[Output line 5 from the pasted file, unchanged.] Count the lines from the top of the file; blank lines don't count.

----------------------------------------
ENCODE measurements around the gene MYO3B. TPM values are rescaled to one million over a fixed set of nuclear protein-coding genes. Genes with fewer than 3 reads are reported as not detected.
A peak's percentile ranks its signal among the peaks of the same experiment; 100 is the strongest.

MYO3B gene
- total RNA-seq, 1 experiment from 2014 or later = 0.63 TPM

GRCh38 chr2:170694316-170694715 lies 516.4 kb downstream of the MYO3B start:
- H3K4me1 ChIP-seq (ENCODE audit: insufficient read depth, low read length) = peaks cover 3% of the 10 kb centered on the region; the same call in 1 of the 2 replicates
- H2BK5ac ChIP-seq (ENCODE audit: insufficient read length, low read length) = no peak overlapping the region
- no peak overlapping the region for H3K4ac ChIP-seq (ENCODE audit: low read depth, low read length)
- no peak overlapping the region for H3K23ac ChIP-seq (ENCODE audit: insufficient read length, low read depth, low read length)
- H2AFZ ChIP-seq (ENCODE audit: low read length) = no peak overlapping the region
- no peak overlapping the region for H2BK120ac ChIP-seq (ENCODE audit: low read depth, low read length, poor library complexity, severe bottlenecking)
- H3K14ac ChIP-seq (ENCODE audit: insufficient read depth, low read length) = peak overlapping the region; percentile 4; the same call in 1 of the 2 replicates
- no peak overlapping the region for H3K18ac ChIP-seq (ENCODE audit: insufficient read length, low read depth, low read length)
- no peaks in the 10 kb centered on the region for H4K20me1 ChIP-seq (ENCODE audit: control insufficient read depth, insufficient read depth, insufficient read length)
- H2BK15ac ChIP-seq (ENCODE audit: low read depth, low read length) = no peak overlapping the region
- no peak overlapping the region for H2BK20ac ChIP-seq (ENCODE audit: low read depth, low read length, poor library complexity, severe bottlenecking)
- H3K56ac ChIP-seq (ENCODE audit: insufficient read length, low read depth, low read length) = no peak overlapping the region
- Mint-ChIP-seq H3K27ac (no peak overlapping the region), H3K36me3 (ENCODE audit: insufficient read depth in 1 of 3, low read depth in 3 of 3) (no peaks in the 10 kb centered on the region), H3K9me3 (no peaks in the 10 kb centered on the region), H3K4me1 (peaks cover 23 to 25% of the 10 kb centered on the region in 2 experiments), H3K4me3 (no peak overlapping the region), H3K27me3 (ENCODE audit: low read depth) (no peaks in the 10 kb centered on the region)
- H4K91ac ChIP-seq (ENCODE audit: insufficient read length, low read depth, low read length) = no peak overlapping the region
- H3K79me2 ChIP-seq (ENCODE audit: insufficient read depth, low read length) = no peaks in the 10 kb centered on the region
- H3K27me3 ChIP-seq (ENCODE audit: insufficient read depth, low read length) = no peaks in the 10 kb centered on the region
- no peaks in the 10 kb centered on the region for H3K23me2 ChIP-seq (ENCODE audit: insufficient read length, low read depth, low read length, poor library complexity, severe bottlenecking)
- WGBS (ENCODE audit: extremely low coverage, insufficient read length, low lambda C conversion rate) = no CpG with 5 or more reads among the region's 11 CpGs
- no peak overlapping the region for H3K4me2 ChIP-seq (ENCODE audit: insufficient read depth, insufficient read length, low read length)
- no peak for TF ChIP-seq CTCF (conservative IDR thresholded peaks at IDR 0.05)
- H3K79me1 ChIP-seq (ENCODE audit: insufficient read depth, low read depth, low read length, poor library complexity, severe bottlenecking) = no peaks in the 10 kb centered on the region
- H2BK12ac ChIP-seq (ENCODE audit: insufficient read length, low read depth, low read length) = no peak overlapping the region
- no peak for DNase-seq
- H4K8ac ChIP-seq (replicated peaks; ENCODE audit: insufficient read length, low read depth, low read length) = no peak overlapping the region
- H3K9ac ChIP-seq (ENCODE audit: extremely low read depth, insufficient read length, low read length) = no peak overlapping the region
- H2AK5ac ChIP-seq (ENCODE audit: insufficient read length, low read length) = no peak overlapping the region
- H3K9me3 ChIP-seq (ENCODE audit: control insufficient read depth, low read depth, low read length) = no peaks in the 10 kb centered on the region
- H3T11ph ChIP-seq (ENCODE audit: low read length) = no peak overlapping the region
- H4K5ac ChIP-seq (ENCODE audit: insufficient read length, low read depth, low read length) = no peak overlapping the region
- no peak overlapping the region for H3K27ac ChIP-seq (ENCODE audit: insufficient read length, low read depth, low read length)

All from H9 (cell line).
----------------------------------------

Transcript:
GRCh38 chr2:170694316-170694715 lies 516.4 kb downstream of the MYO3B start: